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Building a Barndominium in Tennessee

Looking for an affordable housing alternative in Tennessee? Then the barndomnium might be the right option for you. Here’s a quick guide to building a barndo.

Source: pixabay.com

What Is a Barndominium?

Also called barndo, a barndominium is an alternative housing concept developed by merging two largely different housing structures—the traditional barn and the modern condominium. Essentially, a barndo features both the same notable characteristics of a barn and a condominium. 

That said, here are a few structural features of a barndo:

  • Concrete floors
  • Gabled metal roof
  • Sliding barn doors
  • High, vaulted ceilings and exposed beams
  • Columns
  • Wooden staircase

Unlike the two housing structures, however, a barndominium’s shell is built using steel and metal rather than concrete or hardwood. Assembling it is relatively easy and the construction period is quite short—thanks to prefabricated barndo kits—compared to when you build a traditional house structure.

When it comes to overall design and interior, barndominiums are inherently versatile thanks to their open floor plans. And for that very reason, the structure is very customizable and accommodates not only one but several interior styles and designs.

Barndo As an Alternative Housing

Building an alternative housing structure like the barndominium in Tennessee is not only easy in the pocket but is also a great option thanks to its other perks. And for a state with weather that goes from mild to extreme, the structure’s durability, as well as its ability to conserve energy, is indeed worthy. 

That being said, here’s a brief explanation as to why building a barndo in Tennessee is a great decision. 

  • Low-cost construction. First on the list is its construction cost. As someone who aspires to own a house, the first thing to consider is the budget. And with the rising cost of the traditional house today, it is understandable to find people looking for cheap alternatives such as barndominiums.

    Building a barndo in Tennessee is relatively cheap. Aside from the labor pay being not as high compared to other states like New York and California, the structure’s materials are inherently budget-friendly. Builders sell ‘prefabricated barndo kits’ too—which I will elaborate further in the next sections—that are cheaper compared to when you individually source each material.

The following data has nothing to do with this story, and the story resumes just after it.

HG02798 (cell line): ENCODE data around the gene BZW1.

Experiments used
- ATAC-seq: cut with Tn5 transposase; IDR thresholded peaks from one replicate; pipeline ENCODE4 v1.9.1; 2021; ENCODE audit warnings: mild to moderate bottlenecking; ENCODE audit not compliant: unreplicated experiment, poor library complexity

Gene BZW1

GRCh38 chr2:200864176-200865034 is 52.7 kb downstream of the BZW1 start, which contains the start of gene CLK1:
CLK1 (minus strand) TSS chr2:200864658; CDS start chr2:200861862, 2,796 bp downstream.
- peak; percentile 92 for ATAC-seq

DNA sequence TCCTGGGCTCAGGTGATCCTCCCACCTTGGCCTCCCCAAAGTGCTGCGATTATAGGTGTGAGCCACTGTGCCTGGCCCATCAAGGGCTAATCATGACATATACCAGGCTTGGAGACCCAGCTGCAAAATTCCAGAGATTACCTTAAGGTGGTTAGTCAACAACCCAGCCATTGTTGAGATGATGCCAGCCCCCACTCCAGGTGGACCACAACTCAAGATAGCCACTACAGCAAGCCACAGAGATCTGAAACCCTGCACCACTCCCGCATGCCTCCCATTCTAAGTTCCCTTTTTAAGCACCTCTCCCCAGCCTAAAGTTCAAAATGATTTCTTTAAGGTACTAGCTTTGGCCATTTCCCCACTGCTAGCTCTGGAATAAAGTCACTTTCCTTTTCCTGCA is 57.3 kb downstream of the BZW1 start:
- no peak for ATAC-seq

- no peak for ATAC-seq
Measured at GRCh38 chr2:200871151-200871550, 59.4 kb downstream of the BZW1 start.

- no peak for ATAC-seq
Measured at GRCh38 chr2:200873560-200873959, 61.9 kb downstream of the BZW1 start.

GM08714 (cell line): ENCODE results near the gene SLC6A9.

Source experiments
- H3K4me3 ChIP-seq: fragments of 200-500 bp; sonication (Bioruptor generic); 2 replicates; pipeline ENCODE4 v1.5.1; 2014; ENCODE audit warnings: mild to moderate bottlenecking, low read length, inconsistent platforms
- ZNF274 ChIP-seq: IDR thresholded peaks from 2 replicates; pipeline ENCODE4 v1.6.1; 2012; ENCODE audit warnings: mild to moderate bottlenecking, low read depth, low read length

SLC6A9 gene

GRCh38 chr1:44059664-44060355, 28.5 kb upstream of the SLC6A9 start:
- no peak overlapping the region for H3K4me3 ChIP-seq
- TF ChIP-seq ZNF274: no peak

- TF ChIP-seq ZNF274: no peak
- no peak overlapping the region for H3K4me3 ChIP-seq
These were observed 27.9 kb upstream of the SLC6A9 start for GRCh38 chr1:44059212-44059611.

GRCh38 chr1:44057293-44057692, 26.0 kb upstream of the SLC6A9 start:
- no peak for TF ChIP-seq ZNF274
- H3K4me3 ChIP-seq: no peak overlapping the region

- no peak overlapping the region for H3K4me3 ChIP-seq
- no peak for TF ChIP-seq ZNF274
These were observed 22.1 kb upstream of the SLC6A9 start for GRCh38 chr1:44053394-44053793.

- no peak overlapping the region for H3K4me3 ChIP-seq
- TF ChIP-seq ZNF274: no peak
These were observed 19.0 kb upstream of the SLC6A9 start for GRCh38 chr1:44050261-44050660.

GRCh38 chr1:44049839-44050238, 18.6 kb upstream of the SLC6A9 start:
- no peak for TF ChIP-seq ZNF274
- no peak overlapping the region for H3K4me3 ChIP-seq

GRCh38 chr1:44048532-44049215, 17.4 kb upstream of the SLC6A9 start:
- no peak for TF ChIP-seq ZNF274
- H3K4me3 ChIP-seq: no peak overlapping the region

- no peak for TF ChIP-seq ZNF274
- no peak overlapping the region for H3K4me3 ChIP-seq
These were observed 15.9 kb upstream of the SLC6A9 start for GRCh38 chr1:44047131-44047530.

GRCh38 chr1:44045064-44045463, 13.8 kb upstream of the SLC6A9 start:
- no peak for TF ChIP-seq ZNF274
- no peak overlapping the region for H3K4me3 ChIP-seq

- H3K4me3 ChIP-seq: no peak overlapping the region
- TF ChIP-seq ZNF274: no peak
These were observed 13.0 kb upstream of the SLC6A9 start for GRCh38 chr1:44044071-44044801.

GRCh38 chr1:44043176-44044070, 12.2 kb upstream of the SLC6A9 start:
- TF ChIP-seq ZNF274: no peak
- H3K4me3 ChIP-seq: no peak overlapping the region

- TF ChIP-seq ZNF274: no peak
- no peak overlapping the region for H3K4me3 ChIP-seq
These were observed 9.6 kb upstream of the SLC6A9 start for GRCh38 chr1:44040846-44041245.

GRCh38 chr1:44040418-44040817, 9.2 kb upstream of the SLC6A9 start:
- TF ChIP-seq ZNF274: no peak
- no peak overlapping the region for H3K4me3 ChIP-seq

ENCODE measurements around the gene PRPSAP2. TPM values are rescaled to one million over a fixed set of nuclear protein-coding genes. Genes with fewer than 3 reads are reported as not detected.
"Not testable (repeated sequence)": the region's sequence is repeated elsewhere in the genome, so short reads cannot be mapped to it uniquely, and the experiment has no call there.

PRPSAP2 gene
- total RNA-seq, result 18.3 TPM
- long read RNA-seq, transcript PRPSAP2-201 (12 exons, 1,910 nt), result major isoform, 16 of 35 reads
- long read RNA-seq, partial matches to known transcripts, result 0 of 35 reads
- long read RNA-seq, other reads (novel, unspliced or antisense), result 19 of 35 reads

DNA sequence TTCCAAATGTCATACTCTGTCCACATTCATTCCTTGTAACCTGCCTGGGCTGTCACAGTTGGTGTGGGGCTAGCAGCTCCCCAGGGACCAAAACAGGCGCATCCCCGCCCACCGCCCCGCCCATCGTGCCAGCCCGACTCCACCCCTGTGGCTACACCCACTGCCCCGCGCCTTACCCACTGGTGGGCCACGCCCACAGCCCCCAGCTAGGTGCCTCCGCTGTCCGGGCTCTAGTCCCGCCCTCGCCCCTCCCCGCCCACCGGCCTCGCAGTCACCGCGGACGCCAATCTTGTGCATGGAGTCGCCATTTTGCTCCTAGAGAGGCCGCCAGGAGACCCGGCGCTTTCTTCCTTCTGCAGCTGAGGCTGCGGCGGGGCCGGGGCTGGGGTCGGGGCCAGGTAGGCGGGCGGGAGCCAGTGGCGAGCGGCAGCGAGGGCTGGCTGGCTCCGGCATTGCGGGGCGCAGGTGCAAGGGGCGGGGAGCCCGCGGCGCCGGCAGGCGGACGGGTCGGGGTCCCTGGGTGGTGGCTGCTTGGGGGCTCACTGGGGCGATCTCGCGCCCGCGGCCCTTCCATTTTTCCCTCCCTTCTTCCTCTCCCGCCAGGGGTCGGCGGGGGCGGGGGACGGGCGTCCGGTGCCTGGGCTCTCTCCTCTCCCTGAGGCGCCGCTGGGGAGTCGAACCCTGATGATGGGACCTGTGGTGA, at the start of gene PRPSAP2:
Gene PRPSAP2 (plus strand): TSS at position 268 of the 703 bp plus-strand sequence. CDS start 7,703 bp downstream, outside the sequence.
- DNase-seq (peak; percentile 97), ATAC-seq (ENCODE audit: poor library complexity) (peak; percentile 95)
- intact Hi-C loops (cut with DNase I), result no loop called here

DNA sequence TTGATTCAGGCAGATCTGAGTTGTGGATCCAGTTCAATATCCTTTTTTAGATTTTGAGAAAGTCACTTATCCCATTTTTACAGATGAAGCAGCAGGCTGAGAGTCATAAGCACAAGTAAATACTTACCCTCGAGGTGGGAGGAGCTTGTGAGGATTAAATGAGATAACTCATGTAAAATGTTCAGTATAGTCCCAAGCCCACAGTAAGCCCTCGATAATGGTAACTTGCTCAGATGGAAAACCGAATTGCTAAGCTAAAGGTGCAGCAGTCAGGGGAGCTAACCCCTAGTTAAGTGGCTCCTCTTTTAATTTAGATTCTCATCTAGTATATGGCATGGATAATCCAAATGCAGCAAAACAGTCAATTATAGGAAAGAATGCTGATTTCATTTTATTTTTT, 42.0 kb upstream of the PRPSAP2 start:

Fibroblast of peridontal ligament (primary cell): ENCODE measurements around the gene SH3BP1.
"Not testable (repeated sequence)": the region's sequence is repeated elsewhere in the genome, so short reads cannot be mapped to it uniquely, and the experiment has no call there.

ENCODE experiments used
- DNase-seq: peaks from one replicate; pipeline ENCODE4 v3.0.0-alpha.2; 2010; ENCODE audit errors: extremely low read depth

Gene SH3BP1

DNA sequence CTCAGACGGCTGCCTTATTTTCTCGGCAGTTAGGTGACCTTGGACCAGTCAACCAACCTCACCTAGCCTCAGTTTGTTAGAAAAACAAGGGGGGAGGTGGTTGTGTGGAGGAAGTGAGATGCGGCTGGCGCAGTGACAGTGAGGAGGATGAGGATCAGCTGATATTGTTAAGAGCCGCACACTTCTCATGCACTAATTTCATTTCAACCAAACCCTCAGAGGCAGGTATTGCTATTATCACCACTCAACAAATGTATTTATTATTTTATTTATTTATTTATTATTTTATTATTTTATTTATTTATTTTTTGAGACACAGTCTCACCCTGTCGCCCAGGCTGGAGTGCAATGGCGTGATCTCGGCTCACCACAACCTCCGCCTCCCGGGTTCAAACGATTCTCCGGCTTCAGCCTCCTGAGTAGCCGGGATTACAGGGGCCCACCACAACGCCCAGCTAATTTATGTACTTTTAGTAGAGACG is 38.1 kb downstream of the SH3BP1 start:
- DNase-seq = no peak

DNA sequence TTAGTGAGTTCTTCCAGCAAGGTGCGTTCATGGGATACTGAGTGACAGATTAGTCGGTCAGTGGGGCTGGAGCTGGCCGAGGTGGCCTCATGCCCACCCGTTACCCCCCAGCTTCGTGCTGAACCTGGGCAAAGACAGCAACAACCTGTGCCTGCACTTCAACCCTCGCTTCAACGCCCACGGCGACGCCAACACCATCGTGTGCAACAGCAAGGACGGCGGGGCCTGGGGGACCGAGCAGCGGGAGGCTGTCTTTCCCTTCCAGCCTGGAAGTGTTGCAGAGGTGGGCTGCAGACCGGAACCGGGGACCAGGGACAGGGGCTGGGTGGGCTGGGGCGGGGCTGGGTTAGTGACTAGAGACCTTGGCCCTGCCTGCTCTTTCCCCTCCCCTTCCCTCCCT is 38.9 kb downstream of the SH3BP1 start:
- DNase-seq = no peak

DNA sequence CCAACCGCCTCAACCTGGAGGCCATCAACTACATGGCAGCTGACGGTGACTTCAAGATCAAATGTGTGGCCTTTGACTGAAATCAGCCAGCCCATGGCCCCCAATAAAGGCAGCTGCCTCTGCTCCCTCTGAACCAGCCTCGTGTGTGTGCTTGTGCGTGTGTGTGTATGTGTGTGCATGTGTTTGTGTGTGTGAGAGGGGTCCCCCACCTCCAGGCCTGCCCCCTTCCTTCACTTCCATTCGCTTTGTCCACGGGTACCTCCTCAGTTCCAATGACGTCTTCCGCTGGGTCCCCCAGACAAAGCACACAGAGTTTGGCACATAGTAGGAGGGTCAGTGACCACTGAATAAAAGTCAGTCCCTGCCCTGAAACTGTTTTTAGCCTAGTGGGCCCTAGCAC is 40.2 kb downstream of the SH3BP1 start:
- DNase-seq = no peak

Moreover, the construction period is shorter compared to when you build a traditional house. And thus, in essence, the labor expense is low.
  • Energy-efficient. Barndos have the capacity to save energy as well. Essentially, steel and metal have natural weatherization. Builders typically add a spray foam too to balance out the temperature. And, in return, helps homeowners save money through low utility bills.
  • Versatile and customizable. When it comes to outer and interior design, a barndo is very customizable and versatile. In fact, it is a great option for people who prefer a unique design for their house. 

    Essentially, that is because bardominiums have open floor plans. It allows homeowners to decide the number of rooms, the size, and even add extra spaces if needed. 

Building a Barndo in Tennessee

Building a barndominium in Tennessee is not a walk in the park. From planning to budgeting, it requires effort and time to complete such a project. 

That said, to help you iron things out, below are some of the important factors you need to know about building a barndo in Tennessee.

Average Cost

In building a barndominium, the average price varies depending on several factors. The owner’s preferences, for instance, will largely influence the cost of materials. The state’s cost of living as well as the size and design, on the other hand, will affect the cost of labor pay. To put it plainly, there is no fixed price in building a barndo.